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What proportion of your working time is spent on marking, planning or other tasks?

Discussion in 'Modern foreign languages' started by lucyrose50, Dec 14, 2011.

  1. lucyrose50

    lucyrose50 Occasional commenter

    I'm just wondering what usually takes up the most of people's non-teaching time - marking work, planning lessons or anything else? I've always struggled to get work marked as regularly as I should, but I really don't know how anyone has the time to fit it in - I can't really see how I can spend less time planning lessons, as I already reuse as many resources as I can (or get them from places like TES resources) and I'm pretty well-practised at planning activities that take as little time as possible to prepare. I get pupils to mark their own work in class where possible and then I'll either go round in the lesson and give it a tick to show that I've seen it as well, or else I do that when I take books in to mark, but I'm really struggling to figure out what I can do less of so I have time to mark work properly. Does anyone have any tips?
  2. henriette

    henriette New commenter

    I spend about 30 mins per class per week marking
    I have been doing this job for 20+ years so I spend about 5 mins per class planning ..... unless itis for an obs
  3. Planning takes about 5 mins, I agree, though sometimes preparing materials takes longer - even if go through the usual admin support for photocopying, laminating, cutting etc
    I also think that we're our own worst enemies sometimes by trying to do too much in lessons so planning and prep take over a lot of our time.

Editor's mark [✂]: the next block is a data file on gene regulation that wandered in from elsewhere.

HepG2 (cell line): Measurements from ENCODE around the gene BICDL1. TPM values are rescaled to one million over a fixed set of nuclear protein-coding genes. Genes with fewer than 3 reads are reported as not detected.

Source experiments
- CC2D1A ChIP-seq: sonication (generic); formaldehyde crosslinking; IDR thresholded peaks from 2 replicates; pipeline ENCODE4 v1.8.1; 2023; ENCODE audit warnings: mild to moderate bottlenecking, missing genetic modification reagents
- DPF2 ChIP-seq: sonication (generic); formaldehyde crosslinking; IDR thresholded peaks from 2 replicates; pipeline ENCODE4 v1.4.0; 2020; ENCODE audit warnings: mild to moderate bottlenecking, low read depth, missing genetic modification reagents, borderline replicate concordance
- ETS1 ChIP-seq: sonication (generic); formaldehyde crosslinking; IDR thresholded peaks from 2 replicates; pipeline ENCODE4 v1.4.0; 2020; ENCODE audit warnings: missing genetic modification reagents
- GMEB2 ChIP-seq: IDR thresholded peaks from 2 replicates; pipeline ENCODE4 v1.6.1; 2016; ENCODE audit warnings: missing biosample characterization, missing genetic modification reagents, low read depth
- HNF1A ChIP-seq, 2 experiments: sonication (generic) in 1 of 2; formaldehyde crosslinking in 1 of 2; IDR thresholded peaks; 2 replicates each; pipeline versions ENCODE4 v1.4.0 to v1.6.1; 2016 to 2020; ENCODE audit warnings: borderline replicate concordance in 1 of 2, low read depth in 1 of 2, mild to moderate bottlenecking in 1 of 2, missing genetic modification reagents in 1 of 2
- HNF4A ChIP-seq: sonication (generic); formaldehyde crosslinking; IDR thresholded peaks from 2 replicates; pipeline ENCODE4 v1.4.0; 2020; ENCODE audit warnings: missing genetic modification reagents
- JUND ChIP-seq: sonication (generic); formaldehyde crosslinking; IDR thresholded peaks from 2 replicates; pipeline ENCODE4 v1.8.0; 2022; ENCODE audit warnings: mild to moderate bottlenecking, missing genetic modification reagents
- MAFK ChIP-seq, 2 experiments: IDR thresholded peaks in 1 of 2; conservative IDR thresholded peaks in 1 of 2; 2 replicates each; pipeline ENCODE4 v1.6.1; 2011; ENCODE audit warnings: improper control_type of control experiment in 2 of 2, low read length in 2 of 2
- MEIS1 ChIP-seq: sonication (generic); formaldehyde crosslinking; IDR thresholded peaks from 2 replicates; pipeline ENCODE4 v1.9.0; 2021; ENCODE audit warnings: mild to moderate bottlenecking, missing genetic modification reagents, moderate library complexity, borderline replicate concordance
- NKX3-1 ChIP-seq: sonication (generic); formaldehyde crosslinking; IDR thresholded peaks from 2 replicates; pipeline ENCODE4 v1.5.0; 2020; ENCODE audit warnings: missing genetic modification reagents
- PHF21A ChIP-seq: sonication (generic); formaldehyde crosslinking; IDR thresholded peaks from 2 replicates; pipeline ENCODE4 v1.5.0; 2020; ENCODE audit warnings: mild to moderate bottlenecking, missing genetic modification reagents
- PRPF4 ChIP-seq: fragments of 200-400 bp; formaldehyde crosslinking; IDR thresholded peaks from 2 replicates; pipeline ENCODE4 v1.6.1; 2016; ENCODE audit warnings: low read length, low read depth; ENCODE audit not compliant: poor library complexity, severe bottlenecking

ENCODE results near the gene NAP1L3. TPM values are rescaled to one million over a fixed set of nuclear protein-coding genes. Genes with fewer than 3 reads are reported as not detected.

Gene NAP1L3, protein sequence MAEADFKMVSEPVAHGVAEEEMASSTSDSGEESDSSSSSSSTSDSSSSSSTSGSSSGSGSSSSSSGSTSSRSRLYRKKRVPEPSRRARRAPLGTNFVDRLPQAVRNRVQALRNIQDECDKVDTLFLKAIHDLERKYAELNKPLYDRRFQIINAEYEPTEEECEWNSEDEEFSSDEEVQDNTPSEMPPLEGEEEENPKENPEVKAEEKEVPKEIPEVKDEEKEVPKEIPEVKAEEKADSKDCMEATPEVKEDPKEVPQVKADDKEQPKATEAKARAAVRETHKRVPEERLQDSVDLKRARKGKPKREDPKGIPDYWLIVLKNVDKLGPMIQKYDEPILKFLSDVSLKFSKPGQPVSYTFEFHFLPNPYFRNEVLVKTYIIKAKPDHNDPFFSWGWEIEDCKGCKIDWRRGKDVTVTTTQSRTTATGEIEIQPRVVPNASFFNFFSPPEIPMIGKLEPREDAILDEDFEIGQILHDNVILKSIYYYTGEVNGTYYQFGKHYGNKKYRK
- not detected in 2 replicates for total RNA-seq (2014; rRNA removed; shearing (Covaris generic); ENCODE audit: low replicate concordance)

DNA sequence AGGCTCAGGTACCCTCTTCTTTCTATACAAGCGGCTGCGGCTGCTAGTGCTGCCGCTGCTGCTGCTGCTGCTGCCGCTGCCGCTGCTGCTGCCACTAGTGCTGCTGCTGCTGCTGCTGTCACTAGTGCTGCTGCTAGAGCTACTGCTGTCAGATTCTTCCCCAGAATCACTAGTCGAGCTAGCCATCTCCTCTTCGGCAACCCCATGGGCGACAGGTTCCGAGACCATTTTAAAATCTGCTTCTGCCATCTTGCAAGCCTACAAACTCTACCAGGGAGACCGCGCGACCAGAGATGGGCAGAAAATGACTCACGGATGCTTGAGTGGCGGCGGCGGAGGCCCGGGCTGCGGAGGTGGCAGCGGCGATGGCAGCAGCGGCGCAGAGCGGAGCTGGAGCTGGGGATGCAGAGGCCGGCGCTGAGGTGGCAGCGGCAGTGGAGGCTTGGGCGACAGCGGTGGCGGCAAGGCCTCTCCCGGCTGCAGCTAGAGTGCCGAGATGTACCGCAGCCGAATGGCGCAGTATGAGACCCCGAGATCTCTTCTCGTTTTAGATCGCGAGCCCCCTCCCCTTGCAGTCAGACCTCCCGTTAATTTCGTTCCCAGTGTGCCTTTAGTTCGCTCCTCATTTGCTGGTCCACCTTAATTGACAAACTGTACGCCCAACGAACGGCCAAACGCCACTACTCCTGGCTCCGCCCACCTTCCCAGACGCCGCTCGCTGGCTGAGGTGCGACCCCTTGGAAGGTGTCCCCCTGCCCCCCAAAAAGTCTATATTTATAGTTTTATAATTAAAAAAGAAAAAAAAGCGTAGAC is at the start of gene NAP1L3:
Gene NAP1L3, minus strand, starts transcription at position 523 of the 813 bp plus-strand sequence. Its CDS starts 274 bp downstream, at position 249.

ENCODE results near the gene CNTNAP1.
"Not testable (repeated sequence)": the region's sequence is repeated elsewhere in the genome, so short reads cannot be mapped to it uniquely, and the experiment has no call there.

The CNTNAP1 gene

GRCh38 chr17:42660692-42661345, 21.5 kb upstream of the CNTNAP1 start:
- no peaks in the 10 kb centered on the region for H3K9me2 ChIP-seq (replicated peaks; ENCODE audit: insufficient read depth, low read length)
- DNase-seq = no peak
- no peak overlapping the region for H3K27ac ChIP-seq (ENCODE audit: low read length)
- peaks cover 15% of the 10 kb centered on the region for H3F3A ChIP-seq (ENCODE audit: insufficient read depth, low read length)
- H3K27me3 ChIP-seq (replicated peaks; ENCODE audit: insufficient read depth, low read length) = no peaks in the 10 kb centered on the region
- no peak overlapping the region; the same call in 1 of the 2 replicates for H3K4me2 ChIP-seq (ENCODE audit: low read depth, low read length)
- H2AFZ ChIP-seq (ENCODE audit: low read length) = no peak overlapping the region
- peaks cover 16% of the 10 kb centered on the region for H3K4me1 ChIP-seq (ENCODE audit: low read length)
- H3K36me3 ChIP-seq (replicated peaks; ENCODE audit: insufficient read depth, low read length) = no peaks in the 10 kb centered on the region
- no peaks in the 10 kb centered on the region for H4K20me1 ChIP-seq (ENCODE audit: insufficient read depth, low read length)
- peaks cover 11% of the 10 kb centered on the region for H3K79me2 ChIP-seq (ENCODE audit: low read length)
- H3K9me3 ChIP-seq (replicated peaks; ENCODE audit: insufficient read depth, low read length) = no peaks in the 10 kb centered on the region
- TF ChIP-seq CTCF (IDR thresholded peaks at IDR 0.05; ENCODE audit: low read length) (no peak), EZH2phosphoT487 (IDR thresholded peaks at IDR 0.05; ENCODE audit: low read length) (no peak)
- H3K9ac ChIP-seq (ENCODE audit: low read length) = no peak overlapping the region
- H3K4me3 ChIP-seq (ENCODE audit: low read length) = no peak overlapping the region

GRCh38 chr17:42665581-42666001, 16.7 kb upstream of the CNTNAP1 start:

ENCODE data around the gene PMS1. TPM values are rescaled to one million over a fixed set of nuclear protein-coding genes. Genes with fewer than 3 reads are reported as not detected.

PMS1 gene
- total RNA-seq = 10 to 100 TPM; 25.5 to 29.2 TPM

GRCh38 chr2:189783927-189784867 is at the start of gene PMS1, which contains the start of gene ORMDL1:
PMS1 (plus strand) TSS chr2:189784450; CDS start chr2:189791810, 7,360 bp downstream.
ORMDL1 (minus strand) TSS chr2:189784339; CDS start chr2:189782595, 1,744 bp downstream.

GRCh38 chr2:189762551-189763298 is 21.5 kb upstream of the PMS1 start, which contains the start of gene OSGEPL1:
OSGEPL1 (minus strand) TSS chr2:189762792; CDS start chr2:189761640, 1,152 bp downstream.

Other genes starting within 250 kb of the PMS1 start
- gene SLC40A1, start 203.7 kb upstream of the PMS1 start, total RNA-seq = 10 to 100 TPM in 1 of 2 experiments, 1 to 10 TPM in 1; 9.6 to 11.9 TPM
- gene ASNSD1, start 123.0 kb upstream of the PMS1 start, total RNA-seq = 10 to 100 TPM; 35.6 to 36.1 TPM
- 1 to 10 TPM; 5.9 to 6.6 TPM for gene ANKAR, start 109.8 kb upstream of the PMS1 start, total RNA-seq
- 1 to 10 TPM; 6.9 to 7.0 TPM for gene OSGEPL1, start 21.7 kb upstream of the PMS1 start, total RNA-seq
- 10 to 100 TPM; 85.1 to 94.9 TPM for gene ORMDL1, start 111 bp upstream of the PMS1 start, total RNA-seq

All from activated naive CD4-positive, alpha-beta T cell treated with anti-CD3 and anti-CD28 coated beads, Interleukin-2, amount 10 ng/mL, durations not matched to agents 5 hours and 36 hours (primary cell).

I prbably spend about the same amount of time marking as henriette and then the next 20 mins or so planning what to do next in the light of what I see in books linked to the scheme of work.
  4. lucyrose50

    lucyrose50 Occasional commenter

    Admin support...I wish! (although occasionally I get my form cutting things up for me on a morning)
    This is the thing though - however many resources I have already, because I'm planning for a specific group, I usually need at the very least to adapt my resources to suit the group and what they need to do, and often I end up having to create resources more or less from scratch because the things I've used before wouldn't suit the group I'm teaching.

  5. I would in no way imply that others might be worse off than MFL teachers. However during the years that I taught ICT my life was dominated by marking. At least the amount of work produced by the individual students in MFL is self limiting.
    In ICT each student spews out huge quantities of work. The sheer bulk and weight of what has to be marked is extraordinary. The need to keep the work organised meant it all had to be kept together.
    I was shocked at how poor much of the English was. Having never marked much English before, I found myself correcting the English almost as much as in MFL.
    This was compensated for because the actual lessons were easier to plan.
  6. spsmith45

    spsmith45 New commenter

    I would agree generally with henriette, although A-Level marking takes longer with largish groups. Similarly high ability Y9-Y11 groups can produce large amounts of composition work, which is mainly what we set the most able.
    The marking load is toughest, I suspect, for English and history teachers with all those essays. Maths may be pretty bad too.
    It is sometimes said that teachers spend too long marking and not enough time preparing. I must say I always do marking before prep on a Sunday morning.

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